A History of the People of the United States: From the Revolution to the Civil War, Volumen6


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Página 140 - The Congress, the Executive, and the Court must each for itself be guided by its own opinion of the Constitution. Each public officer who takes an oath to support the Constitution swears that he will support it as he understands it, and not as it is understood by others.
Página 23 - Sir, the very chief end, the main design, for which the whole constitution was framed and adopted was to establish a government that should not be obliged to act through state agency, or depend on state opinion and state discretion.
Página 48 - The court has bestowed its best attention on this question, and after mature deliberation, the majority is of opinion, that an Indian tribe or nation within the United States is not a foreign state, in the sense of the constitution, and cannot maintain an action in the courts of the United States.
Página 23 - I hold it to be a popular Government, erected by the People; those who administer it responsible to the People; and itself capable of being amended and modified, just as the People may choose it should be. It is as popular, just as truly emanating from the People, as the State Governments. It is created for one purpose; the State Governments for another. It has its own powers; they have theirs.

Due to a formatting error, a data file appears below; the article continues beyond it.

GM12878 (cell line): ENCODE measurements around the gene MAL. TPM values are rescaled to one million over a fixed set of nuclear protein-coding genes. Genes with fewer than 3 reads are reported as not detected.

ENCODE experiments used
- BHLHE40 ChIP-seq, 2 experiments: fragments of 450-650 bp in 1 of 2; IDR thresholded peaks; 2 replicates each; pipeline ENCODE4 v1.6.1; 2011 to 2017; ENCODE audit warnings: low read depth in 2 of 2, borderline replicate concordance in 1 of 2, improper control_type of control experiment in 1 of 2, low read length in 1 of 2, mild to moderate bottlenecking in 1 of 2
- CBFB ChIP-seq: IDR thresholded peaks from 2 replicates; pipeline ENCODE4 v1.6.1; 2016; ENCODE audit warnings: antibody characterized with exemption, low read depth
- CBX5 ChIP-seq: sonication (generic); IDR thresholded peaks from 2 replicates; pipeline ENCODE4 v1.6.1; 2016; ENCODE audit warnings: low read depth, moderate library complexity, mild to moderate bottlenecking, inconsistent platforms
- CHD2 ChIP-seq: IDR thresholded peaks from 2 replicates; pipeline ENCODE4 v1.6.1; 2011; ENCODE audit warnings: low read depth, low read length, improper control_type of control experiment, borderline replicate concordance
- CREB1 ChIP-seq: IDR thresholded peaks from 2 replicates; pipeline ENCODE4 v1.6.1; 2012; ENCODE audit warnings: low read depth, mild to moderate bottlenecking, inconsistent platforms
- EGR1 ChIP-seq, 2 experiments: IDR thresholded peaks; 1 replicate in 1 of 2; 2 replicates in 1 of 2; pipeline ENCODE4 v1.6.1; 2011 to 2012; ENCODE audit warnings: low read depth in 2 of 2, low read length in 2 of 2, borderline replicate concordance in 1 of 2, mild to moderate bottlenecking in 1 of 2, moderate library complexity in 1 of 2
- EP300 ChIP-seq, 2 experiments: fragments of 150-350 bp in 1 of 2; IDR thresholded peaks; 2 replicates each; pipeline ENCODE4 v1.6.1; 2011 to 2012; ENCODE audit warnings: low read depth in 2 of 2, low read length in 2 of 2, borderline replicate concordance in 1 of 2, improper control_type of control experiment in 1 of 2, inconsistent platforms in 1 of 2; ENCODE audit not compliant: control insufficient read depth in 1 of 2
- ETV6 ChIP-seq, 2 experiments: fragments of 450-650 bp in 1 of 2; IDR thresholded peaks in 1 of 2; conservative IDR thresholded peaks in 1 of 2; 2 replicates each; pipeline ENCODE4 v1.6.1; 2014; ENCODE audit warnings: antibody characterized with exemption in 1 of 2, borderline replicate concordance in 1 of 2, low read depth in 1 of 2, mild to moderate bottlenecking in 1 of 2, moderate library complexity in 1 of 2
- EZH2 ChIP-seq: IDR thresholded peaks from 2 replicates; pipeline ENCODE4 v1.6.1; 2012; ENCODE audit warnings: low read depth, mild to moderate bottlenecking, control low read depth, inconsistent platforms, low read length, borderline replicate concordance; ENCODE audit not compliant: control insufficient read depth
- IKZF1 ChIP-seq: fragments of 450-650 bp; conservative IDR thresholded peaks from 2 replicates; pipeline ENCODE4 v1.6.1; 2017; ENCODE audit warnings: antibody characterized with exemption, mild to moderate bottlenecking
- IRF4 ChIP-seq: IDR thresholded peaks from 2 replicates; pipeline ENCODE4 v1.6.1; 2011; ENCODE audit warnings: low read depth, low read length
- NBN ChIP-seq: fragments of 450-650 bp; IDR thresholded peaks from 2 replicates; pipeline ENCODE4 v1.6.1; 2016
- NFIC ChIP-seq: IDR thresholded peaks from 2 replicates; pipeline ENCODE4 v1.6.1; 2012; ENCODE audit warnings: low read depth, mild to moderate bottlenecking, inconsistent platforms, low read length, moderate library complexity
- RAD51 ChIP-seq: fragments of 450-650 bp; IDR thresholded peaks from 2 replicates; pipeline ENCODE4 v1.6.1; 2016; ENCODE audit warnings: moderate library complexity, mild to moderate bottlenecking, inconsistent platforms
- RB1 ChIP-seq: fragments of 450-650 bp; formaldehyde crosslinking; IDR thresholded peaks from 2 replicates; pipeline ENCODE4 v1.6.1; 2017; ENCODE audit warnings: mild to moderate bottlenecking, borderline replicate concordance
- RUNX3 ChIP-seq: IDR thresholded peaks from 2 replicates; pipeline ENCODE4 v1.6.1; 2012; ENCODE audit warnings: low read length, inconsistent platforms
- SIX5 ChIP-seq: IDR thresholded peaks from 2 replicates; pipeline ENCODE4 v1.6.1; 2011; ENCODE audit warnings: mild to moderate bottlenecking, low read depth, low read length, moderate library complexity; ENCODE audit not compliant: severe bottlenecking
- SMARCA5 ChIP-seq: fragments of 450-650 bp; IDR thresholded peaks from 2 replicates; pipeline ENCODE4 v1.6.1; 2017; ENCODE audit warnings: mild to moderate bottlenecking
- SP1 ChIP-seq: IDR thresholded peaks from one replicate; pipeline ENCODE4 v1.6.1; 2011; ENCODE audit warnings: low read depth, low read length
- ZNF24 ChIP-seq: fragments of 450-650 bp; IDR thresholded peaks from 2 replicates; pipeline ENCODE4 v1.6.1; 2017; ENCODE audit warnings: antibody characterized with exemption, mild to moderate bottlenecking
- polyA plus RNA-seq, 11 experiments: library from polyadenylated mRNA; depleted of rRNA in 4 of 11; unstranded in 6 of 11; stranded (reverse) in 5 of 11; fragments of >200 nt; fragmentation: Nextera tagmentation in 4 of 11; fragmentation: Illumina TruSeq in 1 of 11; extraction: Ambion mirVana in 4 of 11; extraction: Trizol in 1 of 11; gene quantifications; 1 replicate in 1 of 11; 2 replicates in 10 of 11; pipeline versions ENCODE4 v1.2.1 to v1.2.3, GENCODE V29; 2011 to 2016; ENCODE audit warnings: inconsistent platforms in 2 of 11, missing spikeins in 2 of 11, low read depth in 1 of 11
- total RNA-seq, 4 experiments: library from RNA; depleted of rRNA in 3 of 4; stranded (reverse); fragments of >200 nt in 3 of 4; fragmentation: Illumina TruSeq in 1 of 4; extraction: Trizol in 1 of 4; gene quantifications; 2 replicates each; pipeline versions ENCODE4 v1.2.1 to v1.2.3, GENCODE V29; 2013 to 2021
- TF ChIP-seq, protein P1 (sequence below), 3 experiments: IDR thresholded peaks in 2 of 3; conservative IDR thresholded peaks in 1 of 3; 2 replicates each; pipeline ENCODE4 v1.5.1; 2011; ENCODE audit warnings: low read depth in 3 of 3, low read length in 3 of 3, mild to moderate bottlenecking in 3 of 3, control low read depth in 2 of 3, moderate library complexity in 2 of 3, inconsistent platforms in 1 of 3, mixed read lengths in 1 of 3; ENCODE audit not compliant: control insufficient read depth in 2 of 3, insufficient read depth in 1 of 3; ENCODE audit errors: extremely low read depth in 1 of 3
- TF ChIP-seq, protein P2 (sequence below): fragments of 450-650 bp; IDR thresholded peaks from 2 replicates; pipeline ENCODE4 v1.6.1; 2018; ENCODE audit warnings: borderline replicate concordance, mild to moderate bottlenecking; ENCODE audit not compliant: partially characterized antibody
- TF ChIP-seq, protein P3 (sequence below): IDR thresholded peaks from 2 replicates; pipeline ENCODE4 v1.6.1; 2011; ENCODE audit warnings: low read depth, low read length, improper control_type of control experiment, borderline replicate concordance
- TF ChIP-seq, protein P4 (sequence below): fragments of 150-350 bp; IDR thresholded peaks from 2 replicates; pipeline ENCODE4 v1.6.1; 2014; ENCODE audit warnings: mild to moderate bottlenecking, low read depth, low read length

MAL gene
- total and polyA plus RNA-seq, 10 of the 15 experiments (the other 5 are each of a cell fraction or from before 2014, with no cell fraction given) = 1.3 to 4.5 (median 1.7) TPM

Página 267 - We owe an obligation to the laws, but a higher one to the communities in which we live ; and, if the former be permitted to destroy the latter, it is patriotism to disregard them.
Página 143 - When they are contending for victory, they avow their intention of enjoying the fruits of it. If they are defeated, they expect to retire from office; if they are successful, they claim, as a matter of right, the advantages of success. They see nothing wrong in the rule that to the victor belong the spoils of the enemy.
Página 287 - That all petitions, memorials, resolutions, propositions or papers, relating in any way, or to any extent whatever, to the subject of slavery, or the abolition of slavery, shall, without being either printed or referred, be laid upon the table, and that no further action whatever shall be had thereon.
Página 157 - To say that any state may at pleasure secede from the Union, is to say that the United States are not a nation...
Página 560 - Let Van from his coolers of silver drink wine, And lounge on his cushioned settee, Our man on his buckeye bench can recline, Content with hard cider is he. Then a shout for each freeman, a shout for each State, To the plain, honest husbandman true, And this be our motto, the motto of fate, Hurrah for old Tippecanoe!
Página 140 - ... the humble members of society — the farmers, mechanics, and laborers — who have neither the time nor the means of securing like favors to themselves, have a right to complain of the injustice of their Government.

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